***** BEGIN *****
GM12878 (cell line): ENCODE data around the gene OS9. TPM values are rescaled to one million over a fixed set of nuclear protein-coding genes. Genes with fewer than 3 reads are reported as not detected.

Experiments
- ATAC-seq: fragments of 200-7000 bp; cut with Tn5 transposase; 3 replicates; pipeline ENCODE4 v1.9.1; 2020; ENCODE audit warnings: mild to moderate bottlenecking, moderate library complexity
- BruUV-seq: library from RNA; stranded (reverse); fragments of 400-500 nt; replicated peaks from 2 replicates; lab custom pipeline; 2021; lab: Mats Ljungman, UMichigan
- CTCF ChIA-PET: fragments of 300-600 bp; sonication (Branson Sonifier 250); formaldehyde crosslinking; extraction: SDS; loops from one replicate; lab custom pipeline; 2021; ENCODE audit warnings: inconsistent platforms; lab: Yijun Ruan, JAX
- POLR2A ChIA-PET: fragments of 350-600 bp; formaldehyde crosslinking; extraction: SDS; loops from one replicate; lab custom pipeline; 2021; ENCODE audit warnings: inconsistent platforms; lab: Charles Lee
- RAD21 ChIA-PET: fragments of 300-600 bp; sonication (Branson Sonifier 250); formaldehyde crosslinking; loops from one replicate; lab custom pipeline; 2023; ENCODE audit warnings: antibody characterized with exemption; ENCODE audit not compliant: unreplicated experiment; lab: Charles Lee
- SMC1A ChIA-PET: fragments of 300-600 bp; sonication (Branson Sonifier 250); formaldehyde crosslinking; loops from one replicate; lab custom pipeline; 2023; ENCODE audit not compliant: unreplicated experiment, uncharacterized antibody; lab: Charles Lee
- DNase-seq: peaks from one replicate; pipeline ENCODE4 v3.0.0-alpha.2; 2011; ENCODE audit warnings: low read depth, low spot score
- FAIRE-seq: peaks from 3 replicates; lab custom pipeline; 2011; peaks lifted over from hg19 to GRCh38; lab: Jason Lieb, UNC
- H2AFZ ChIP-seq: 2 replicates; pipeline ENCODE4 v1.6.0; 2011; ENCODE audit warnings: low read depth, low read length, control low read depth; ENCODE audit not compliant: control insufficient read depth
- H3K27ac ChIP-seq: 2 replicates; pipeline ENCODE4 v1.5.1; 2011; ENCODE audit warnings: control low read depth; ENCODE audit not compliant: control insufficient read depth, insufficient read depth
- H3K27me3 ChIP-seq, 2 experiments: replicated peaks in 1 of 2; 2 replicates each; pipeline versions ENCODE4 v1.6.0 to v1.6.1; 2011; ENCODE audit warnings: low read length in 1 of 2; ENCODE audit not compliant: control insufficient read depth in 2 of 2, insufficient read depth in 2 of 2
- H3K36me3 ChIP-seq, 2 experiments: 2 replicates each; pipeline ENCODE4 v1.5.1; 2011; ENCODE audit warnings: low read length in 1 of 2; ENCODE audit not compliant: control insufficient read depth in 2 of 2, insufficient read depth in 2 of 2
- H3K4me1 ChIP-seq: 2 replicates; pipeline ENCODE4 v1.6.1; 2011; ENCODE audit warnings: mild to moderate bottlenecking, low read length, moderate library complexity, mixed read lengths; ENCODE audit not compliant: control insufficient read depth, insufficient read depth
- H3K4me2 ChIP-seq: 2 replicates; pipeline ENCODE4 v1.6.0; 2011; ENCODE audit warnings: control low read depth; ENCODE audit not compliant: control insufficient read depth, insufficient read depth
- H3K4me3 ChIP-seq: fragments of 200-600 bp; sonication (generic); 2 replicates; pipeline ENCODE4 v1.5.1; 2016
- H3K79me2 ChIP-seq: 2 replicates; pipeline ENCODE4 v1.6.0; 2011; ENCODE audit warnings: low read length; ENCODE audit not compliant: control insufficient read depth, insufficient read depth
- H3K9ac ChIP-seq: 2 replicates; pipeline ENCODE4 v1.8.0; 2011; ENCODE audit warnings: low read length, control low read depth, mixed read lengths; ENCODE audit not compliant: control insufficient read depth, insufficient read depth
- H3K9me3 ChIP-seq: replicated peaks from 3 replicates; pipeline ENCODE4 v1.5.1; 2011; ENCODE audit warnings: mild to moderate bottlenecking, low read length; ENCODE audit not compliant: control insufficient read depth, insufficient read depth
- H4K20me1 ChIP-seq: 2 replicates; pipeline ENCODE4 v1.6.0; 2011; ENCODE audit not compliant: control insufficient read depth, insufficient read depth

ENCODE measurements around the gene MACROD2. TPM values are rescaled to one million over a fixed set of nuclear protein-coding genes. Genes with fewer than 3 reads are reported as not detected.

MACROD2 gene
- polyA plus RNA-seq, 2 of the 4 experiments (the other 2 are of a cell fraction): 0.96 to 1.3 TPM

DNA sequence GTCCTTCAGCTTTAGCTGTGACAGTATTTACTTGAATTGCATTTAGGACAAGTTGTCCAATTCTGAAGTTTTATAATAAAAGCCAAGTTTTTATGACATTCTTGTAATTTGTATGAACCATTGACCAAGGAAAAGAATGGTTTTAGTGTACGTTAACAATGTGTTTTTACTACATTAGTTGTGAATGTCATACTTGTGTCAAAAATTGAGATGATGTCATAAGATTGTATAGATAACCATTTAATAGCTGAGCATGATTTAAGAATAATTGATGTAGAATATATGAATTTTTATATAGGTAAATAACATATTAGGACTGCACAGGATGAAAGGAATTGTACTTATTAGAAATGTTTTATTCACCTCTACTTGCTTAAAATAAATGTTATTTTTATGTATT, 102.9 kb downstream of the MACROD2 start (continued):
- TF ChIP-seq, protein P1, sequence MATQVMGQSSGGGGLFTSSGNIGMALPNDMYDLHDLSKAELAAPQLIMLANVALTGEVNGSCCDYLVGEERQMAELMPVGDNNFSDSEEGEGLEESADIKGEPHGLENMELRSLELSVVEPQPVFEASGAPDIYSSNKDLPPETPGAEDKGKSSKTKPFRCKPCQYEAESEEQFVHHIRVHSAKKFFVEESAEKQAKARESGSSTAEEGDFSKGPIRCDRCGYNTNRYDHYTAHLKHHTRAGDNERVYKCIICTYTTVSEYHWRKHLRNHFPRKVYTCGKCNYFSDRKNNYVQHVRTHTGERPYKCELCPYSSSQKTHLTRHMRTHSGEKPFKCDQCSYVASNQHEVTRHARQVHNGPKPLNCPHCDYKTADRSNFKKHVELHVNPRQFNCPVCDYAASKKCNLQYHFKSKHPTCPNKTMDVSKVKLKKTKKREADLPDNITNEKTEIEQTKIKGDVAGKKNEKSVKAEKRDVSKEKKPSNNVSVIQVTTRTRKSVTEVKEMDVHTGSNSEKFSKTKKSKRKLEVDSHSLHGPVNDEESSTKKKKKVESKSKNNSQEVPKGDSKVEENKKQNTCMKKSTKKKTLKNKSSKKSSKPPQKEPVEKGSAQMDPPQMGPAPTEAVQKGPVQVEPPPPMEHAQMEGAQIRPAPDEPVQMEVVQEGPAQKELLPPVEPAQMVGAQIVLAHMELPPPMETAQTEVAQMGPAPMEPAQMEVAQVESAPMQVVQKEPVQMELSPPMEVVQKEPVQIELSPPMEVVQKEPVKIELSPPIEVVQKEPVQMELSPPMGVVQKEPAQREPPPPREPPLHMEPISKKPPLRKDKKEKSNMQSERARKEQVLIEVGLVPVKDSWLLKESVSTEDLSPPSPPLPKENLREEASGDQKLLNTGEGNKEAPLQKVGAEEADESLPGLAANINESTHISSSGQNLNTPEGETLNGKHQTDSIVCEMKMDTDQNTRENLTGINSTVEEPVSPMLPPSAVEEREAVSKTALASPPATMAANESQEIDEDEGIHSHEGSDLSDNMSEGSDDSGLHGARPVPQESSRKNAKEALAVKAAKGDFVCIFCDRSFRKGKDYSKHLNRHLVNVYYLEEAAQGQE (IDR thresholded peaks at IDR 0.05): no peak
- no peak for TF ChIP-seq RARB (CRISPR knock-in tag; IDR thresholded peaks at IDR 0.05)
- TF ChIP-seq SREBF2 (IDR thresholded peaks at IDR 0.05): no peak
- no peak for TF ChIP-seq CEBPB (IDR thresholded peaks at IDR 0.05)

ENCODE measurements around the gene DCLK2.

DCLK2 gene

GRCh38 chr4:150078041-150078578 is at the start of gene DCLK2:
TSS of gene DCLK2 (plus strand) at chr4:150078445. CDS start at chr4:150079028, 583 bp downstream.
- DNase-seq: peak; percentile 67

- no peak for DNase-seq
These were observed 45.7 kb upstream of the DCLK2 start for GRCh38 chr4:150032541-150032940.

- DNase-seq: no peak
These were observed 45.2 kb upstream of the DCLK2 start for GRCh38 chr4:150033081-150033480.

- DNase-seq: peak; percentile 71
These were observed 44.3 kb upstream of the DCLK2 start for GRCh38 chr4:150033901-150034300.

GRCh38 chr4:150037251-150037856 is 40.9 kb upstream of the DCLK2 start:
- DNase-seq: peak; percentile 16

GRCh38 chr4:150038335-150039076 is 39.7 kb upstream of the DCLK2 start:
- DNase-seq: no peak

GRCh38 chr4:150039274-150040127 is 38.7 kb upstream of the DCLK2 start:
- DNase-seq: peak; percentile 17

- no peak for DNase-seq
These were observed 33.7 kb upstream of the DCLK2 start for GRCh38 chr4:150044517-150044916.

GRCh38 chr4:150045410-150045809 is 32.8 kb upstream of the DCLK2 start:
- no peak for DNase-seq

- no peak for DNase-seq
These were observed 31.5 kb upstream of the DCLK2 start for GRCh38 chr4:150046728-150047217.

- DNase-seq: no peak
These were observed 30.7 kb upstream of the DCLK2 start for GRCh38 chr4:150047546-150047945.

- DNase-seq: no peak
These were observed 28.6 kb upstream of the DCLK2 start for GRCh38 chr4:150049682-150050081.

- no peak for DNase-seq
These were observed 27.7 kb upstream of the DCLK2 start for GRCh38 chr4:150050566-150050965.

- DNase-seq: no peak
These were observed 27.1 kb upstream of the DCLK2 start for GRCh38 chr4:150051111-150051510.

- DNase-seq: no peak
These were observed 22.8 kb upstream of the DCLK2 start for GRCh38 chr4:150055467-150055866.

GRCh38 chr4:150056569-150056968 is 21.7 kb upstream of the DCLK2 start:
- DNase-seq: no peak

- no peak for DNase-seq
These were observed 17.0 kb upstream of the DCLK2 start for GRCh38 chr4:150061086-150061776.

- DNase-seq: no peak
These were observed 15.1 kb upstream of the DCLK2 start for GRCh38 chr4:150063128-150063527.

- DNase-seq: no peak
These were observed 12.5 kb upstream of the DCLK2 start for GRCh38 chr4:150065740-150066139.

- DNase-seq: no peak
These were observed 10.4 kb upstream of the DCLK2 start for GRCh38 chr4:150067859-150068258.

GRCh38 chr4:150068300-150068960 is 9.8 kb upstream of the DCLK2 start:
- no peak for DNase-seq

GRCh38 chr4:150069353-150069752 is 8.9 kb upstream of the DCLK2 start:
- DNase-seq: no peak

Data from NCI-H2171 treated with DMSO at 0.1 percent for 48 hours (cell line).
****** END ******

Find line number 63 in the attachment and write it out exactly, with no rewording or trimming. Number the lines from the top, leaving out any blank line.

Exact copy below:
GRCh38 chr4:150056569-150056968 is 21.7 kb upstream of the DCLK2 start: